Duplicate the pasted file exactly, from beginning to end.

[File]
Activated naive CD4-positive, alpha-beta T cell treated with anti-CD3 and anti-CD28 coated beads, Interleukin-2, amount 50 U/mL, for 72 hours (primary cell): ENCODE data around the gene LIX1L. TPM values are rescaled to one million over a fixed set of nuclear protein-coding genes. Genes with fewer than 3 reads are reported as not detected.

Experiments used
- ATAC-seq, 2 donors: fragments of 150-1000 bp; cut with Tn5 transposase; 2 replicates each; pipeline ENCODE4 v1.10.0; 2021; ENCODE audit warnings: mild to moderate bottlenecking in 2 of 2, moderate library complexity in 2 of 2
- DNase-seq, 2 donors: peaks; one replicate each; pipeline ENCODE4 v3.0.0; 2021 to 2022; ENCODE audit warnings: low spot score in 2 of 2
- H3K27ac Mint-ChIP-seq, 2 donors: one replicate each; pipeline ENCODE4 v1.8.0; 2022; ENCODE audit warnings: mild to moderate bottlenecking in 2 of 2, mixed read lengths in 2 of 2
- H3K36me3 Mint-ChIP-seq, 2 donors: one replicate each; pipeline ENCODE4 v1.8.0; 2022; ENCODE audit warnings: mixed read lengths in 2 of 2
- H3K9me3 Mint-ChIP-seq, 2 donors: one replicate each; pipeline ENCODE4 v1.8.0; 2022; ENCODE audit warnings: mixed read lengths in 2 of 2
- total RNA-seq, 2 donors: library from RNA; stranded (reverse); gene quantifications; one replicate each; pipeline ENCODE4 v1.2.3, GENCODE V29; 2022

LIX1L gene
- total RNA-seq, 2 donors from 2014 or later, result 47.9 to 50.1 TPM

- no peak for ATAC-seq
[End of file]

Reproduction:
Activated naive CD4-positive, alpha-beta T cell treated with anti-CD3 and anti-CD28 coated beads, Interleukin-2, amount 50 U/mL, for 72 hours (primary cell): ENCODE data around the gene LIX1L. TPM values are rescaled to one million over a fixed set of nuclear protein-coding genes. Genes with fewer than 3 reads are reported as not detected.

Experiments used
- ATAC-seq, 2 donors: fragments of 150-1000 bp; cut with Tn5 transposase; 2 replicates each; pipeline ENCODE4 v1.10.0; 2021; ENCODE audit warnings: mild to moderate bottlenecking in 2 of 2, moderate library complexity in 2 of 2
- DNase-seq, 2 donors: peaks; one replicate each; pipeline ENCODE4 v3.0.0; 2021 to 2022; ENCODE audit warnings: low spot score in 2 of 2
- H3K27ac Mint-ChIP-seq, 2 donors: one replicate each; pipeline ENCODE4 v1.8.0; 2022; ENCODE audit warnings: mild to moderate bottlenecking in 2 of 2, mixed read lengths in 2 of 2
- H3K36me3 Mint-ChIP-seq, 2 donors: one replicate each; pipeline ENCODE4 v1.8.0; 2022; ENCODE audit warnings: mixed read lengths in 2 of 2
- H3K9me3 Mint-ChIP-seq, 2 donors: one replicate each; pipeline ENCODE4 v1.8.0; 2022; ENCODE audit warnings: mixed read lengths in 2 of 2
- total RNA-seq, 2 donors: library from RNA; stranded (reverse); gene quantifications; one replicate each; pipeline ENCODE4 v1.2.3, GENCODE V29; 2022

LIX1L gene
- total RNA-seq, 2 donors from 2014 or later, result 47.9 to 50.1 TPM

- no peak for ATAC-seq